Following defeat, European Commission doubles down on Apple tax critiques

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Following a defeat in court, the European Commission continues to declare that it remains unfair that Apple is paying so little in taxes.

On Wednesday, the General Court of the European Union ruled that the Irish government didn't unlawfully aid Apple in reducing its tax bill. That decision ultimately annulled $14.4 billion in back taxes that the EU demanded Apple pay.

Following the defeat, European Commission executive vice president Valdis Dombrovskis said that the executive doesn't "consider it normal that the largest corporates get away with paying one percent tax at most."

The EU's commissioner for economy, Paolo Gentiloni, made similar comments, the EU Observer reported. "A single ruling is not discouraging our commitment in this sense," Gentiloni said following the decision Wednesday. "I would say the contrary."

The European Commission originally determined in 2016 that two tax rulings issued by Ireland to Apple constituted illegal aid by the state. But the court on Wednesday said that the Commission had failed to provide enough evidence to substantiate those claims.

In the wake of the ruling, the Irish government praised the court's decision, saying that the "correct amount of Irish tax was charged" in line with the country's normal taxation.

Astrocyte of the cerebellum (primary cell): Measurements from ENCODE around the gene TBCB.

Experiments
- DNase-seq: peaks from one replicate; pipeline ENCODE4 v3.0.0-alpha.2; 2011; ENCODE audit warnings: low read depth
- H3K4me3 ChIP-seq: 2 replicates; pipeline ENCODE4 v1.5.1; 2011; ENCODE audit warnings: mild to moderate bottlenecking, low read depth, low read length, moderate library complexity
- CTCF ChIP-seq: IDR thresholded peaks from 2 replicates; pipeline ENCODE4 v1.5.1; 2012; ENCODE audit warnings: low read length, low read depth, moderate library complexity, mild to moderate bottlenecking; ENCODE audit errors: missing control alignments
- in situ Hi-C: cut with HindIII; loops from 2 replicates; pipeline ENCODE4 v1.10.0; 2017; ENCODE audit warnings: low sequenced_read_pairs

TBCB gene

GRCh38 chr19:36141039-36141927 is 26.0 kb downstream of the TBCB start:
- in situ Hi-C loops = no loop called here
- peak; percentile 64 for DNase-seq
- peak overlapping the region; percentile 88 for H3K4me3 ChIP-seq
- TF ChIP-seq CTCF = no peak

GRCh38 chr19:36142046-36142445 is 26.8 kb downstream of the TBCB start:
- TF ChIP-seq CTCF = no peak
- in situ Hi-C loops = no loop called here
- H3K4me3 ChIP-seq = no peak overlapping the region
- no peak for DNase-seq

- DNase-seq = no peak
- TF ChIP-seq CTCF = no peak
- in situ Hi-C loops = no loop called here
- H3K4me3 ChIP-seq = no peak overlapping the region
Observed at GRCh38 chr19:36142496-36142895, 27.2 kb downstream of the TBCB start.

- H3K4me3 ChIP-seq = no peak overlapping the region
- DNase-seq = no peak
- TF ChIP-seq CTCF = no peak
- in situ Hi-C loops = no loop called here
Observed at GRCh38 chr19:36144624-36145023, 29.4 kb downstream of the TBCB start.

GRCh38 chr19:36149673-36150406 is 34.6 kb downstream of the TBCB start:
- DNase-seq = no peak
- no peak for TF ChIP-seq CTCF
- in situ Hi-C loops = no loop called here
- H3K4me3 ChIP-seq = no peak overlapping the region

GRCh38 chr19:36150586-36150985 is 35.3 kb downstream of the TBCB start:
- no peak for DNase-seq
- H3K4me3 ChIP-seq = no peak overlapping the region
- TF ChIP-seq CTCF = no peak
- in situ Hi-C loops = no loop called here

Just a few hours after the General Court ruling, the EU unveiled sweeping tax plans aimed at more transparent, simpler and fairer taxes. The plan included provisions that put increased pressure on digital platforms, like Apple's App Store.

It also included articles that could sidestep the power of veto by member states. That's part of a broader push to curb "corporate tax regimes of member states," including countries known for allowing and fostering tax evasion or avoidance.

The newly announced plan follows years of critiques of Europe's tax system, including by European Network on Debt and Development tax expert Tove Maria Ryding.

"If we had a proper corporate tax system, we wouldn't need long court cases to find out whether it is legal for multinational corporations to pay less than one percent in taxes," Ryding said.

 

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